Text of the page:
ECONOMIC INCENTIVES: NEW LAWS IN THE PIPE LINE TO DECISIVELY RESPOND TO THE CHALLENGE OF CLIMATE CHANGE BY CLAIRE TUCKER AND WANDISILE MANDLANA
Introduction and Background
New laws may be in the pipeline in South Africa to address climate change after the South African Finance Minister’s (“the Minister”) Budget speech on 11 February 2009. In the 2009 Budget speech, the Minister announced specific additional measures which South Africa will implement in responding to climate change. The proposals the Minister made will require reforms of some fiscal and environmental legislation because some of the measures he announced are not currently provided for in law. As a result, this article considers the contents of the 2009 Budget speech, focusing specifically on the various market-based instruments (“MBIs”) the National Treasury proposes to implement and extend in an attempt to encourage energy efficiency and reduce harmful emissions. It will also briefly discuss legislative and administrative implications of this proposal.
Before discussing the relevant aspects of the speech and attendant legislative implications, we first set out the background to the Minister’s announcement.
Minister’s announcement flows from the draft policy paper titled ‘Framework for Considering Market-Based Instruments to Support Environmental Fiscal Reform in South Africa’ (“the Framework”) which the National Treasury published in April 2006. The Framework contains a detailed theoretical and practical overview of the possible future use of MBIs to support environmental fiscal reform in South Africa and outlines the role that MBIs could play in supporting sustainable development and addressing climate change.
In every Budget speech since the Framework was published, the Minister of Finance (“the Minister”) has announced tax incentives aimed at implementing measures to address climate change and sustainable development. For example, in the 2008 Budget speech, the Minister stated that there was much to be done to develop specific and practical measures to support sustainable development, both on the tax and the spending side of the budget. The 2009 Budget speech is different because some of the additional measures which the Minister announced have proposed time frames within which they will be implemented. The 2009 Budget speech is also important in that it emphasises South Africa’s commitment to fight climate change. We discuss the measures announced by the Minister below.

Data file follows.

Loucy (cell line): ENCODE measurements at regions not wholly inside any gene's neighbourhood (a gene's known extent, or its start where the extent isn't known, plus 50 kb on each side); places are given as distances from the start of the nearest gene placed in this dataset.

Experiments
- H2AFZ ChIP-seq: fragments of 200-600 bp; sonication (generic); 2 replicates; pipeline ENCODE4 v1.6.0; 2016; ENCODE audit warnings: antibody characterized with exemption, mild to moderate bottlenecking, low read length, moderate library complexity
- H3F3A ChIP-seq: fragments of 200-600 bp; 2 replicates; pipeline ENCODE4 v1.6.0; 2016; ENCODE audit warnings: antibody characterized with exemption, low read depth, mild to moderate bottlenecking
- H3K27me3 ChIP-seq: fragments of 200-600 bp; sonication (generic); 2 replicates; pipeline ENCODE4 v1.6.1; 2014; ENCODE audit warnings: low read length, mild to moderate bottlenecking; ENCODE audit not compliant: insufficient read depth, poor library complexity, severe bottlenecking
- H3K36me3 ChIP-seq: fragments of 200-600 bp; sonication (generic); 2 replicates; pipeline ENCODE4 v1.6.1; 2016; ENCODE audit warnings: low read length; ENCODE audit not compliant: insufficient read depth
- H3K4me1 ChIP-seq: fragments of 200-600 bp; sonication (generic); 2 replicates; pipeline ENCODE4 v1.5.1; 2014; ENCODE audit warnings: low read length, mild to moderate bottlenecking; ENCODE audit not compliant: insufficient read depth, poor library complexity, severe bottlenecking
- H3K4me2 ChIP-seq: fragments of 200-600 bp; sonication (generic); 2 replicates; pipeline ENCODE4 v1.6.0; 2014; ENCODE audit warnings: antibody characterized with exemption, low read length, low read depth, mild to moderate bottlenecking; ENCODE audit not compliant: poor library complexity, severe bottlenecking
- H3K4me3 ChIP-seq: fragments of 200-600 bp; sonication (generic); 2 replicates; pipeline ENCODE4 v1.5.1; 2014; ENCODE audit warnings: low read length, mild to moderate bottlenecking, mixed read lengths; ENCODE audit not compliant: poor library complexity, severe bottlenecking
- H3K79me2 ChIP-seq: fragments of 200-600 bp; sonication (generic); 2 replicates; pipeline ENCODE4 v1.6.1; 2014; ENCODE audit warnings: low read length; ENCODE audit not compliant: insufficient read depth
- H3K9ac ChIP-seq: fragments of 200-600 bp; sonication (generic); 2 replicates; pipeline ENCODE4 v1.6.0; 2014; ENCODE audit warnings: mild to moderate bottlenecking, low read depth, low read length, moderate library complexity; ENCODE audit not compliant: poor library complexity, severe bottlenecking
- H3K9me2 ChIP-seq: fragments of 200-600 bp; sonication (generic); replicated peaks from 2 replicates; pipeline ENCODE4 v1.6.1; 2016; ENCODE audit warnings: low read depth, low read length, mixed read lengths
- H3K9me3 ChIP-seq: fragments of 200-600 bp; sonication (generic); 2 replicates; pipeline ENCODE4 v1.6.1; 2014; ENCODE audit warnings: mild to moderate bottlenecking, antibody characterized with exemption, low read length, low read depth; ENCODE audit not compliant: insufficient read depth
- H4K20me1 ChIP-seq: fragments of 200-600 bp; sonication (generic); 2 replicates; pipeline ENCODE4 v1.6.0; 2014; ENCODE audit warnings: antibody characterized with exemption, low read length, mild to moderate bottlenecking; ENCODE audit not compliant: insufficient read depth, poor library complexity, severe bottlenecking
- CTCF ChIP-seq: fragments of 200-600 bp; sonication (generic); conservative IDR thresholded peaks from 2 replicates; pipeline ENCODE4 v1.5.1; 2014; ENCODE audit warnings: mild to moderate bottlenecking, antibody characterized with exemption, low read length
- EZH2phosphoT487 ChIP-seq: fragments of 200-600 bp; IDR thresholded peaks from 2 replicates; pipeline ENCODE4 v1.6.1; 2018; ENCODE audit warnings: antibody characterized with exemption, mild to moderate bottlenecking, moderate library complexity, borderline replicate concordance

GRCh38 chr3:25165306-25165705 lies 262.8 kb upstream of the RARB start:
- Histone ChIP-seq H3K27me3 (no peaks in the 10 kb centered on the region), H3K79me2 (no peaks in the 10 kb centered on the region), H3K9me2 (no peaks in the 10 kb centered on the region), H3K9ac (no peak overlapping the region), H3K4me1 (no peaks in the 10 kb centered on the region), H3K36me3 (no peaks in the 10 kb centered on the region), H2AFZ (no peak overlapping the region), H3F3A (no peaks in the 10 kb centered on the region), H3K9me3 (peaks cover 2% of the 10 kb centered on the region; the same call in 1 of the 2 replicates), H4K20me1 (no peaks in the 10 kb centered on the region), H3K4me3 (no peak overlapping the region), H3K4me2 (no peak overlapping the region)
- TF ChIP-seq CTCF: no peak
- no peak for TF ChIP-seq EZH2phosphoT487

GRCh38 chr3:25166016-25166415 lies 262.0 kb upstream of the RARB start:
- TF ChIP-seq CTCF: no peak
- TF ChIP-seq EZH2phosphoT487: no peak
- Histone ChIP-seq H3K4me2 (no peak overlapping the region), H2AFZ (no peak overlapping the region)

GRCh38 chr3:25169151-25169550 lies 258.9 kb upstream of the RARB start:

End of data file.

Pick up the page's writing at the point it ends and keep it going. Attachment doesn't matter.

Recognising that climate change requires both global and policy responses, in the 2009 Budget speech, the Minister announced specific additional measures which South Africa will take to encourage energy efficiency and reduce harmful emissions in response to climate change. These additional measures include:
• the introduction of an incentive for investing in energy-efficient equipment;
• increasing the levy on plastic shopping bags;
• a proposal to increase international air passenger departure tax;
• adjusting excise duties on motor vehicles in order to take into account carbon emissions; and
• the introduction of favourable tax treatment for income derived from the sale of certified emission reductions (“CERs”).
We discuss the key measures proposed by the Minister in response to the challenge of climate change in detail below.
Incentive for investing in energy-efficient equipment
National Treasury proposes that investments by companies in energy-efficient equipment should qualify for an additional depreciation allowance of up to 15%. This allowance will be a Supplementary Depreciation Allowance. A company will qualify for the Supplementary Depreciation Allowance if there is documentary proof of the resulting energy efficiencies.